Revox PR99 history

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The PR 99 is basically the "hot rod" version of the B 77. It's basically the same machine built for semipro applications. XLR connectors and the 19" rack capability as a standard offerings are the most significant differences. Of course, the addition of the auto-locator on the MK ii was a valuable asset for the pro user. It came in 61 versions and were sold for 13 years. A damper pin was added on the right side (the B 77 has only one) and the framed was modified to accommodate the protruding head block. It's widely known that the electronics were fully revised and improved with some features built specifically for pro applications. Marino and his staff were still developing the cassette deck project under constant cost pressure in order to start developing the new project "PR 99". This machine was never designed to be domestic or to be in a living room. It was exclusively called "Revox" and it was highly successful!

The PR 99 is the affordable "Studer". It was the bridge between the domestic B 77 and the professional Studer machine. The sales of the PR 99 among the professional circles were really amazing! Three versions were made: MK i, MK ii and MK iii. The MK i and the MK ii, besides the auto locator, are almost the same machine. The MK iii looks different because the bottom panel is gray color and the buttons are plastic. They wanted to give this last version a more "pro console" look, hence the new buttons (they were cheaper, too!). That's all. There's not a significant difference between the ii and iii and built wise has the same frame and construction. People don't understand that many of the so called revisions are in fact looking for improvements and mainly for lowering the production cost as well. That's the case of the MK iii.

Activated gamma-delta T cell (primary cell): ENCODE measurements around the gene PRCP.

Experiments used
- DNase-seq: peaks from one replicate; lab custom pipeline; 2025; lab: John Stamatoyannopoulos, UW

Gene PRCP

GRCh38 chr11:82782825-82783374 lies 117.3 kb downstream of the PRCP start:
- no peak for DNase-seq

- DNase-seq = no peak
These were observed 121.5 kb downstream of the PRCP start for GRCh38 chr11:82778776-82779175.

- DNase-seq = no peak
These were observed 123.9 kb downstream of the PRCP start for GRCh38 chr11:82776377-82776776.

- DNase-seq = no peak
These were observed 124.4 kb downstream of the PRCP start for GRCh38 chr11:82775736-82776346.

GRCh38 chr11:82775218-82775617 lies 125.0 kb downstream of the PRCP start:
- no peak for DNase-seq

The 99' came with a metal 19" rack capability, on a cart or in a flight case with speakers for live recording applications. This last version is rare and I have only seen one. It's not of my personal liking as it's bulky, heavy and I wouldn't listen to my recordings through those shitty speakers anyway. The only value I see is from the collector's point of view and nothing else. On the other hand, those with the butterfly heads are more valuable and scarce. From the sonic point of view, it's not better sounding than its 77' cousins and some people insists that the addition of the balanced transformers for the XLR connectors made it worst than better. I don't care as I find both very pleasant and neutral sounding. There's not a significant difference, if any, in sound. That's for sure. Most of the time it just need somebody, from somewhere to say something, and others start repeating the same **** over and over again until soon enough a urban myth is created! 90% of the time people keep saying the same gossip without even hear or confirm it by themselves. That's the usual case in Audio. The other is when Mr. John Doe look at the design and says: "Oh!, there're balanced transformers on the output,so it has to sound bad!", without hearing the machine first. By that time, a prejudice is created and in no time the rest of the world keeps repeating the same **** as well. Period.